By Carly DeFilippo
It’s not every day that a student gets to return to his or her alma mater, to walk the halls as not only an alumnus, but also a teacher. ICE Culinary Arts graduate Charles Granquist has more than earned his place among our faculty, with a resume that includes such diverse experience as the fine dining kitchens of Blue Hill NYC and the fast-paced food media world of the Food Network.
When he first arrived in New York, Charles wasn’t the most obvious candidate for the culinary profession. He didn’t grow up in a family of cooks, and his education in music and economics at Bates College hadn’t prepared him for life in the kitchen. But when his first job at a sound branding company didn’t pan out as planned, the thought of escaping the cubicle for the kitchen began to sound increasingly enticing.
“If there was anyone in my family who sparked my interest in food, it was probably my grandfather,” Charles explained. “He was originally from Bogota, Columbia, but he spent a significant part of his life in Paris. He couldn’t cook at all, but he would regale us with stories of meals he had in France or Gstaad.” Those stories, paired with a few summer jobs at fish markets and grills during his college years marinated in Charles’ mind, forming the foundations of a professional calling.
His curiosity sparked, Charles knocked on the door of Chanterelle—then, one of the most innovative fine dining restaurants in NYC. Offering his services for free got his foot in the door, and within the first few days in the kitchen Charles was certain cooking was the career for him. From there, he moved on to the Savoy, where he was hired as garde manger. But the longer he spent in professional kitchens, the more Charles realized he would benefit from formal schooling.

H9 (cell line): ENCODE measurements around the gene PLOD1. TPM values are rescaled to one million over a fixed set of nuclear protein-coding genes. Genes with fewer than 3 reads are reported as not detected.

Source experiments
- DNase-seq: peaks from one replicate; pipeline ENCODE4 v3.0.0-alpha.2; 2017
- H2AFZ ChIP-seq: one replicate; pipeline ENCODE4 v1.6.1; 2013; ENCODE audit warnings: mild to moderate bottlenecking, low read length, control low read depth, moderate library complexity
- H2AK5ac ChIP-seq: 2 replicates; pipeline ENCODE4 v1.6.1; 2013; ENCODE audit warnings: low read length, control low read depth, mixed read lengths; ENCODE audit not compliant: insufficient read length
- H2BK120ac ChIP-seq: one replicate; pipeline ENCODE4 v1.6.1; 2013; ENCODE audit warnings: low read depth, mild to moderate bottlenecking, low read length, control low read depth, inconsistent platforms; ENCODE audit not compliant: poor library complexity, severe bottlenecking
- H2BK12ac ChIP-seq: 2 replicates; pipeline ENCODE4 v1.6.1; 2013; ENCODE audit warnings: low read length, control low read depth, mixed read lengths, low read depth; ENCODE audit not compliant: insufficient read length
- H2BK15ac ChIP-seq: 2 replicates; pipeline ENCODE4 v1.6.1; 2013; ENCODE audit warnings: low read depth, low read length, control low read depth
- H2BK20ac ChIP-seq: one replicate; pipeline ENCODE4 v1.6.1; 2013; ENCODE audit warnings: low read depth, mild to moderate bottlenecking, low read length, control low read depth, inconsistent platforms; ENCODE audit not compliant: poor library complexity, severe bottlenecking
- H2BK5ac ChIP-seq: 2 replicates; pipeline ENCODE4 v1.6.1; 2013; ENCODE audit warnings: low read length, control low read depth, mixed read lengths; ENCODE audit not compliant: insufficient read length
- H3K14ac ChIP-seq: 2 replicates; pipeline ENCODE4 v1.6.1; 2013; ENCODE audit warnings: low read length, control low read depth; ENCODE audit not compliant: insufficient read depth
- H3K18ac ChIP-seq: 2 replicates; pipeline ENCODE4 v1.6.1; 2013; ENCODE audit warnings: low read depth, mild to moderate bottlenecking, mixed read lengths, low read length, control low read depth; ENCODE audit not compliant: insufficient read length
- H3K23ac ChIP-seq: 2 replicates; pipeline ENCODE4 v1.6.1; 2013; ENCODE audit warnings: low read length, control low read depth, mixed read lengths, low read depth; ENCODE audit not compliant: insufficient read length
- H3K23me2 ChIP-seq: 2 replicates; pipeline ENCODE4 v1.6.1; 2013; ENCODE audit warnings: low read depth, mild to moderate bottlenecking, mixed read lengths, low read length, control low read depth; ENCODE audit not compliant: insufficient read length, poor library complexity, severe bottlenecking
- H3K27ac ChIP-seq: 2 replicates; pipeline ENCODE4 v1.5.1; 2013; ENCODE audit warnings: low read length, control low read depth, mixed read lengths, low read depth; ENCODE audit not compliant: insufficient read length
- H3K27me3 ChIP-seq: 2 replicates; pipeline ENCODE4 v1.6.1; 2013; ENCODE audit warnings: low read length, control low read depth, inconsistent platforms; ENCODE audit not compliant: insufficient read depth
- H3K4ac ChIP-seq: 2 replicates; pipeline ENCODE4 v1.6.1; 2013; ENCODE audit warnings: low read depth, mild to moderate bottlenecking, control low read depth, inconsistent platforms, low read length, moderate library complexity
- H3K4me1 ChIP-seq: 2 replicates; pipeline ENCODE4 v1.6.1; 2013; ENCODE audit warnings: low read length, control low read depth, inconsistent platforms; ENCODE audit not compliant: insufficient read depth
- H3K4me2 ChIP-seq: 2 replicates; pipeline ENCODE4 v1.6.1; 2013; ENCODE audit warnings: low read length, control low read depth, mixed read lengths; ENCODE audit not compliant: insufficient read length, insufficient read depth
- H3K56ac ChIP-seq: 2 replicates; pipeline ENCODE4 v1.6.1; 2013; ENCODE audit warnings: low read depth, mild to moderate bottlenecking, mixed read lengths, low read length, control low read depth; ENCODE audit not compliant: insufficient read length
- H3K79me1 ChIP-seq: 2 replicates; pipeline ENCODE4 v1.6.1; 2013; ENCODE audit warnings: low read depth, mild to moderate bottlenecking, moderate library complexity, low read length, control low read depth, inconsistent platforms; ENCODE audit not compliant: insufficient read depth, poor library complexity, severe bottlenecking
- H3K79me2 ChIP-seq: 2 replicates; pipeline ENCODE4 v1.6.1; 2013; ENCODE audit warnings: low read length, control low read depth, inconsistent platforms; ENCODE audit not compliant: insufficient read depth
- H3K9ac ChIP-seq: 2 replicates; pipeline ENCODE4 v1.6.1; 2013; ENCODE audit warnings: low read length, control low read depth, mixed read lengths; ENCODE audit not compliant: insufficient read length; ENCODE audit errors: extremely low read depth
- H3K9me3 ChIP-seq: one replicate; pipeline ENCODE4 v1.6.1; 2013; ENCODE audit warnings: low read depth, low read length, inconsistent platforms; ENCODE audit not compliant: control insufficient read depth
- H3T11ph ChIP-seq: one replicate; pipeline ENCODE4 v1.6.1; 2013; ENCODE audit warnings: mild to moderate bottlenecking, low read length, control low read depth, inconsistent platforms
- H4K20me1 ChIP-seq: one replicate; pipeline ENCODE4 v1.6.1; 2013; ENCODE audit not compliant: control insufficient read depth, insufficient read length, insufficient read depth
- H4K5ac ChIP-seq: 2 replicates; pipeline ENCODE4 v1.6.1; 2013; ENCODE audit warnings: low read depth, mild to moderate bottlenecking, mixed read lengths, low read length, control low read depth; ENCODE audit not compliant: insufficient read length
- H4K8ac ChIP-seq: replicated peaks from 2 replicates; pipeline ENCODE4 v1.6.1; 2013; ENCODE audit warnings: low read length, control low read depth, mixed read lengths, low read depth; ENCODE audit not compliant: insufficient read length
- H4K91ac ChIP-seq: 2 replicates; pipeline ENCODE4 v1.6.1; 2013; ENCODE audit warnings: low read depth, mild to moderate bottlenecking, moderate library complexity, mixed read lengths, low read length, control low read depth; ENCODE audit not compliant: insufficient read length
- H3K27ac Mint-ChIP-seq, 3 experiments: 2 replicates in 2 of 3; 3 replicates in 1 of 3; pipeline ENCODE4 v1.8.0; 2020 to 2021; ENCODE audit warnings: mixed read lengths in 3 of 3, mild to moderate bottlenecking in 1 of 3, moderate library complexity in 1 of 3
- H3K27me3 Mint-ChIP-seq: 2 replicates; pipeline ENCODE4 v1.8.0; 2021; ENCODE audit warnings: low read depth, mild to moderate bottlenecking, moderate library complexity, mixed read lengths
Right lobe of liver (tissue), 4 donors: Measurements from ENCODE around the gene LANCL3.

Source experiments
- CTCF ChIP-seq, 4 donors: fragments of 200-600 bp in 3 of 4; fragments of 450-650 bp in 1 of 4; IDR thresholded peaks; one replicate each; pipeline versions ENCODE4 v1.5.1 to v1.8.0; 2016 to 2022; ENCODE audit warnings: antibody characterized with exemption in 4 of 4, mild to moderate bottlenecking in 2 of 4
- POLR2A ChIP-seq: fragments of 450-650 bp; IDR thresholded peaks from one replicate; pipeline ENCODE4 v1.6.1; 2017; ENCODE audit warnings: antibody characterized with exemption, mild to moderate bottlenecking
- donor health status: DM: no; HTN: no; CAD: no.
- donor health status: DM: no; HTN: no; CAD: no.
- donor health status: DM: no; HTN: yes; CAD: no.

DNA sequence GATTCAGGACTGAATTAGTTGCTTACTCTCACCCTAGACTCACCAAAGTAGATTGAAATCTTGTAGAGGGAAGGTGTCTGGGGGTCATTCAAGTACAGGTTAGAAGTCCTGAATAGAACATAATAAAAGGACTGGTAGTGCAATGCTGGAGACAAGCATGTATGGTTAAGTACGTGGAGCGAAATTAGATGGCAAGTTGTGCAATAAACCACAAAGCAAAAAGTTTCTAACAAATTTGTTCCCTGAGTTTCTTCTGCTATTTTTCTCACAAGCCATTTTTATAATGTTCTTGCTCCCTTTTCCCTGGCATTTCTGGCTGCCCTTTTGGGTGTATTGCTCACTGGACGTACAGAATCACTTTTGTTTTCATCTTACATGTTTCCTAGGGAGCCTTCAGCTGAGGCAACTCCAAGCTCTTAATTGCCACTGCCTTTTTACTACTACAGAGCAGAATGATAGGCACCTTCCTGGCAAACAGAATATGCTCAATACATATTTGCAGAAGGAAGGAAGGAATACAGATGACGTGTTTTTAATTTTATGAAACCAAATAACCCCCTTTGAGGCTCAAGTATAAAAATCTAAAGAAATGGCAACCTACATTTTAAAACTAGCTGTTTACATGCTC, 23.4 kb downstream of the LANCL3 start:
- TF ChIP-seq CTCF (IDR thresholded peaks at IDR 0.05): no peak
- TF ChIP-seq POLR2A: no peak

So in 2002, Charles enrolled in the morning Culinary Arts program at ICE, while continuing night shifts at Savoy and Fleur de Sel. Immediately, he found a mentor in Chef Ted Siegel. Charles explains, “I don’t think I would have gotten very far in the industry if it weren’t for him. He was tough on all of us and actually got us ready for a restaurant. Specifically, having him for the fifth and final module of the program…that really made me feel ready to enter the industry.”
For his externship, Charles chose to work under an equally rigorous chef, Dan Barber, at Blue Hill in Greenwich Village. He arrived at the restaurant at a fortuitous time: right before Barber opened Blue Hill at Stone Barns in Pocantico Hills, New York. “It was amazing because we closed down Blue Hill NYC for a few months, and the entire crew went upstate to help with the opening. We knew we were on the cutting edge of something, and getting to work with Dan Barber and other chefs like Mike Anthony (now the executive chef of Gramercy Tavern) and Juan Cuevas was an incredible learning experience.”
At the time, Blue Hill was still in its infancy, but Barber’s mission and vision shaped the way Chef Charles cooks to this day. “Chef Dan was a very cerebral guy. He was tough and demanding, but he also made you think really carefully about what you’re doing and where your food is coming from. My cooking style remains hyper-seasonal to this day—even in my home kitchen. My wife might think it’s ridiculous, but I genuinely like to work with what’s in season because it tastes the best and because working with restrictions is the best way to challenge yourself.”